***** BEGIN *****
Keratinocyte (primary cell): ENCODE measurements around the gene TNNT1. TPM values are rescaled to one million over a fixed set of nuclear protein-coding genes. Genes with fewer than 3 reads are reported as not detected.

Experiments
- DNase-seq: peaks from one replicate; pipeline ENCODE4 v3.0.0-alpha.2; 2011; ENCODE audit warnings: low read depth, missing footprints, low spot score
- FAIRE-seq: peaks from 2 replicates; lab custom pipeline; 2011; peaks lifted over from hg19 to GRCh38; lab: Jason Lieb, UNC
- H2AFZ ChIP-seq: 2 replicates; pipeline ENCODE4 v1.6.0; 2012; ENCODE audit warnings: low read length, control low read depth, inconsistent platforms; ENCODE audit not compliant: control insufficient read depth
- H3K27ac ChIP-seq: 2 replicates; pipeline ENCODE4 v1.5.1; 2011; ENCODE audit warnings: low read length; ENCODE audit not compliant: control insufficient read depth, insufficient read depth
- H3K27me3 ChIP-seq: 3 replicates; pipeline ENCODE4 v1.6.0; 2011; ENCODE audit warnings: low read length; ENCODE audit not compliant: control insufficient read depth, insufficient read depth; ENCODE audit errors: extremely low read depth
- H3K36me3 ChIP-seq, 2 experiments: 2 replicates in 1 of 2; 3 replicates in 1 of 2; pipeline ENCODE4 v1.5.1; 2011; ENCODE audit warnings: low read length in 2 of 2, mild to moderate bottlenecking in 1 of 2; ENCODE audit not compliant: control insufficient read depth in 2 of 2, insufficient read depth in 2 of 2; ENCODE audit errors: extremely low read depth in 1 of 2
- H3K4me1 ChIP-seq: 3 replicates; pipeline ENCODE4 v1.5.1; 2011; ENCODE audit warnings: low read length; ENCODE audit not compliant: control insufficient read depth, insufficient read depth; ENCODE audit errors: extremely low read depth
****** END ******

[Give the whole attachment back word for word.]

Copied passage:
Keratinocyte (primary cell): ENCODE measurements around the gene TNNT1. TPM values are rescaled to one million over a fixed set of nuclear protein-coding genes. Genes with fewer than 3 reads are reported as not detected.

Experiments
- DNase-seq: peaks from one replicate; pipeline ENCODE4 v3.0.0-alpha.2; 2011; ENCODE audit warnings: low read depth, missing footprints, low spot score
- FAIRE-seq: peaks from 2 replicates; lab custom pipeline; 2011; peaks lifted over from hg19 to GRCh38; lab: Jason Lieb, UNC
- H2AFZ ChIP-seq: 2 replicates; pipeline ENCODE4 v1.6.0; 2012; ENCODE audit warnings: low read length, control low read depth, inconsistent platforms; ENCODE audit not compliant: control insufficient read depth
- H3K27ac ChIP-seq: 2 replicates; pipeline ENCODE4 v1.5.1; 2011; ENCODE audit warnings: low read length; ENCODE audit not compliant: control insufficient read depth, insufficient read depth
- H3K27me3 ChIP-seq: 3 replicates; pipeline ENCODE4 v1.6.0; 2011; ENCODE audit warnings: low read length; ENCODE audit not compliant: control insufficient read depth, insufficient read depth; ENCODE audit errors: extremely low read depth
- H3K36me3 ChIP-seq, 2 experiments: 2 replicates in 1 of 2; 3 replicates in 1 of 2; pipeline ENCODE4 v1.5.1; 2011; ENCODE audit warnings: low read length in 2 of 2, mild to moderate bottlenecking in 1 of 2; ENCODE audit not compliant: control insufficient read depth in 2 of 2, insufficient read depth in 2 of 2; ENCODE audit errors: extremely low read depth in 1 of 2
- H3K4me1 ChIP-seq: 3 replicates; pipeline ENCODE4 v1.5.1; 2011; ENCODE audit warnings: low read length; ENCODE audit not compliant: control insufficient read depth, insufficient read depth; ENCODE audit errors: extremely low read depth